June 2024

The Great River

By Boyce Upholt
Review by
Boyce Upholt wrangles the geological, political and cultural history of the wild Mississippi River in a compelling, lively narrative.
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It should come as no surprise that a book about the legendary Mississippi River covers centuries of history, tons of mud, hundreds of levees and a rogues’ gallery of characters. Boyce Upholt turns it all into an absorbing tale in The Great River: The Making and Unmaking of the Mississippi.

When Upholt took on a writing assignment about a paddler and tourist guide in 2015, he had no experience with the Mississippi. In the following years, he would go on to catch rides in oyster boats, tour the delta with a parish councilman and absorb the worries of the president of the Louisiana Shrimp Association.

Of course, many before Upholt were also drawn to the river. Spanish explorers are credited with “discovering” the river on a mission to plunder the riches of Indigenous people—a historical narrative Upholt calls “that tired idea that a white man can discover something that has already been used as a watery highway for thousands of years.” Enslaved and free Black people and generations of restless migrating white settlers found their way to the territory alongside the river. Mark Twain and his iconic character, Huck Finn, lured cramped, disillusioned city dwellers to the wild river’s endless spaces. Flatboats gave way to steamboats, and railroads hauled people to the river’s banks in droves. Property battles, poverty, greed, murders and graft ensued.

The Army Corps of Engineers built the longest levee in the world along the lower Mississippi—the second largest human-made structure on Earth, only after the Great Wall of China. Local and federal commissions, boards and agencies would attend to the political wants and economic needs of those invested in the river (especially the powerful and wealthy) ever since. Climate change heightens the river’s many challenges. In 2005, Hurricane Katrina “woke the world,” Upholt writes, as it “ripped through the marshland and put much of New Orleans underwater.” But the life of the river goes on. Mud is dredged here and moved there. Industrial pollutants irrevocably change ecosystems. Engineers continue to construct, deconstruct, rearrange, recreate, divert and revert the waterway. Our attempts to control the wild Mississippi are an endless pursuit.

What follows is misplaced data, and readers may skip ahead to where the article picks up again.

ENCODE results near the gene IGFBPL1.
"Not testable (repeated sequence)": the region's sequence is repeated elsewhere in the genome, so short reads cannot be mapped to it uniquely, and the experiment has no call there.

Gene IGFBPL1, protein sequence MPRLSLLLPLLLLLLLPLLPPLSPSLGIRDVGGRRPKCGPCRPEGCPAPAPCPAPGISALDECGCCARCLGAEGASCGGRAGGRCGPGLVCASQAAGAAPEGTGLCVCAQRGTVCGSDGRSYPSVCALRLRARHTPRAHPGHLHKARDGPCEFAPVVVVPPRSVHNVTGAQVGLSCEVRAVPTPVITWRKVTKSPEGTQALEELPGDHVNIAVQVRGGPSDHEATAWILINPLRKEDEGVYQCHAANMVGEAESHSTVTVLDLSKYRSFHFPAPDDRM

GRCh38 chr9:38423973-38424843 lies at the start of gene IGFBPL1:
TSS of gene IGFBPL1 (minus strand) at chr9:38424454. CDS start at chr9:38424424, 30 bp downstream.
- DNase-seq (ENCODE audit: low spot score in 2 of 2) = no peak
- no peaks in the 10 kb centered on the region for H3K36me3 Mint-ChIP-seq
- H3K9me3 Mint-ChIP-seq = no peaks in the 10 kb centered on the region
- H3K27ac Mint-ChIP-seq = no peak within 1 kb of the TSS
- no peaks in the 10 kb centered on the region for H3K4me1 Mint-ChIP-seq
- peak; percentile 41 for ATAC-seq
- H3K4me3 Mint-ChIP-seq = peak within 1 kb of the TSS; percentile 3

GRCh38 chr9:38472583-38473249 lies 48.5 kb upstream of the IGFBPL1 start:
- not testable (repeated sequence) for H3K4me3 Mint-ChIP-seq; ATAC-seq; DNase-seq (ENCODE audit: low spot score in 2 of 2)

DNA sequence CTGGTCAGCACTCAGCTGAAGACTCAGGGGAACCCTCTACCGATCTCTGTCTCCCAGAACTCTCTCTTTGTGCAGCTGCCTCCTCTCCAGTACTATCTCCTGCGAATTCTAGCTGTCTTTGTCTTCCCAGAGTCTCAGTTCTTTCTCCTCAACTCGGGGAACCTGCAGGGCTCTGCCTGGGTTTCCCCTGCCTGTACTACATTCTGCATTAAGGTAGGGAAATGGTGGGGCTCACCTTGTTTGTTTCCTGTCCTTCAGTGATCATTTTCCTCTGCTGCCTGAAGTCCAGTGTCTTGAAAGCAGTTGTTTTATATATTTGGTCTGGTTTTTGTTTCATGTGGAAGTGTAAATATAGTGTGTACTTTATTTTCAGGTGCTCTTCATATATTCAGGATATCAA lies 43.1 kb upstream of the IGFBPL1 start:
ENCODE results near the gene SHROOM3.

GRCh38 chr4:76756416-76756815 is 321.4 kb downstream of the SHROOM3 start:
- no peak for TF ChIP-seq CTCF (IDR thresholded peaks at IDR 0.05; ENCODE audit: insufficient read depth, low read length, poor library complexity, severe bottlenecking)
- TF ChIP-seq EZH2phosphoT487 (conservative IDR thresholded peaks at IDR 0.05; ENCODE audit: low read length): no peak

Upholt manages to wrestle a staggering amount of details into a narrative that is at times a challenge to read. But thanks to his concise yet lively writing style, The Great River is worth the effort. It compellingly pays homage to a waterway worthy of its moniker.

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The Great River

The Great River

By Boyce Upholt
ISBN 9780393867879

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